PictureMy Own Private Idaho as mentioned above was a fairly low budget film. At times the film stock appears a little grainy, which may or may not be the fault of the film stock used. The bright countryside colours are vibrant but again the print lets it down slightly. The average state of the picture actually works to the film's advantage as the film is about the lowest of the low in life. The night scenes feature plenty of blacks, these are deep and well defined and as mentioned it can be a little grainy but generally the bright colours in the darker scene look good. Although not reference quality by far, it is more then adequate and overall quite a nice transfer from what was probably not the world's greatest negative.
SoundThe Dolby Digital 5.1 mix of the film is a pleasant affair. Utilising all the channels available, dialogue comes from the centre speaker and general sound effects move from side to side on the left and right channels. Every now and then, music filters through to the rears and these are mixed well into the overall sound field. My LFE was asleep during the film, although this isn't a problem as the last thing you would want from a film like this is to be attacked by a huge amount of bass.
ExtrasThere are 12 minutes of deleted scenes from the film. These are individually chaptered and you can select any one of the seven available to watch on their own. I am not a big fan of deleted scenes, my philosophy is if they were not in the film the first place, why bother now? Some of you may disagree, but we all have our own opinions.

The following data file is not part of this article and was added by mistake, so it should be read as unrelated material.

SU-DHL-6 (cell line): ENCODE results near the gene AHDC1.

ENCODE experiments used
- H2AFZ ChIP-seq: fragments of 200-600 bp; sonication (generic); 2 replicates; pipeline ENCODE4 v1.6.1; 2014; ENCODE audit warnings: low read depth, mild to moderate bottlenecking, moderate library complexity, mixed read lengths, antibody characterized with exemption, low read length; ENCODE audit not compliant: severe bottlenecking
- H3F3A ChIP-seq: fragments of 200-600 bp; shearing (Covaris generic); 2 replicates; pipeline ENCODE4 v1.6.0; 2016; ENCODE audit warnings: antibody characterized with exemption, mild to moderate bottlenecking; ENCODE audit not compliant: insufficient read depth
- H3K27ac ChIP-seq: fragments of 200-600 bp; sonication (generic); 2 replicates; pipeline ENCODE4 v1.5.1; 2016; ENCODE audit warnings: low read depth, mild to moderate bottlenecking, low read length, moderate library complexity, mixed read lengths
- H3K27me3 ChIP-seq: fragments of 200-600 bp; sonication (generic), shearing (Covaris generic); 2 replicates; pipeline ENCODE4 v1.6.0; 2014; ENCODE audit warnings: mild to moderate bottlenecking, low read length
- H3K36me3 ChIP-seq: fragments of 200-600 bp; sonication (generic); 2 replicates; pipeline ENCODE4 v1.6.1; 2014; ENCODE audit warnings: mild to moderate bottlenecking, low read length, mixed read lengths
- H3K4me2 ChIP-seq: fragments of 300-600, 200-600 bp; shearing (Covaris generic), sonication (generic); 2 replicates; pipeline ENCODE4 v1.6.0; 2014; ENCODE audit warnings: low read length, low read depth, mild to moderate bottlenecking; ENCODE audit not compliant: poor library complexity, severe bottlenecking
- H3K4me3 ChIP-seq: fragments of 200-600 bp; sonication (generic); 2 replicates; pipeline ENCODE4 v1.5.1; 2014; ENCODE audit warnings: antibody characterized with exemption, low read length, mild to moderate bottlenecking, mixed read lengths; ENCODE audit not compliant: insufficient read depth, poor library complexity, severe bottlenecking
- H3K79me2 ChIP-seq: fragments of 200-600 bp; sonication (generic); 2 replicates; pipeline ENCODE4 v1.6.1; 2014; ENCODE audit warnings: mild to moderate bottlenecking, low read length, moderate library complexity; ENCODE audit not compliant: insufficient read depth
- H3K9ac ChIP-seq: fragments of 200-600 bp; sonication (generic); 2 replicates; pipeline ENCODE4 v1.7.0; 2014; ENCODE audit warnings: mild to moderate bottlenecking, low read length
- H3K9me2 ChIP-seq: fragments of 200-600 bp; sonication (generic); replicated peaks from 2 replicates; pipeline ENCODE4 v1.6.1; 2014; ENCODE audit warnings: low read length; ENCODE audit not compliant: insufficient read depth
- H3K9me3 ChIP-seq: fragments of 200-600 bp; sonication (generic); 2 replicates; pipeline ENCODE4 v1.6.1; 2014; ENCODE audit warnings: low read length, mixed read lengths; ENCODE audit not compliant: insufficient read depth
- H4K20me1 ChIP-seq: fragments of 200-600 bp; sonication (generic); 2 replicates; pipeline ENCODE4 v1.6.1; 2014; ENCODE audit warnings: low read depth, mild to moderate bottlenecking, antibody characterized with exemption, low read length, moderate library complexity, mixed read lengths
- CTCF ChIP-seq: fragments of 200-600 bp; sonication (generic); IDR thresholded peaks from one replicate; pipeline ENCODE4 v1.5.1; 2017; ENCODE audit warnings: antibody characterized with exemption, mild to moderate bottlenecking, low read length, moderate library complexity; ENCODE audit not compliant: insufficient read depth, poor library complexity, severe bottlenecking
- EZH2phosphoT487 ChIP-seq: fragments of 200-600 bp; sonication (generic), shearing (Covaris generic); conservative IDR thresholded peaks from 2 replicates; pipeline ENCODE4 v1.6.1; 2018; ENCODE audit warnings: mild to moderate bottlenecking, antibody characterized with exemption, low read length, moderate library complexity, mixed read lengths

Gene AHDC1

The Theatrical trailer is just that, the standard trailer that played cinemas at the time of the film's release.
The 'making of' documentary is an excellent documentary. Interviewing the director and other key members of the production, the whole film making process of My Private Idaho is discussed. Running at 42 minutes, plenty of information, opinions and behind the scenes information is shared. It is nice to see for the first time in a while (in my eyes) we have a good balanced 'making of' documentary and not a 'back slapping' session amongst the production team that so many documentaries can become.
Kings of the Road is a Criterion production featuring film scholar, Paul Arthur discussing the film's influences, Shakespeare, the road movie and is extremely detailed and informative. Perhaps a little 'heavy' for the average person but a 45 minute tour de force for someone who wants to know more about film then the average guy on the street.
Finally, the conversations part of the disc are three separate conversations (one video, two audio) featuring Phoenix's sister, Rain and various members of the production in front and behind the camera. The discussion involving Rain is a 15 minute heart felt talk involving her brother and the film. The other two discussions are of the audio kind and fairly chatty, but at the same time a bit boring. Watch the Rain conversation and skip the rest.
All in all, a really great set of extras.
VerdictAn extremely well acted and directed drama, which over the years has established cult status. The film has many fans (possibly due to Phoenix) although I have many positive things to say about the picture - acting, direction, production values the subject matter left me a little cold. However that doesn't detract from the fact that is a good piece of drama and a good set of extras on the second disc.
Our Review Ethos
To comment on what you've read here, click the Discussion tab and post a reply.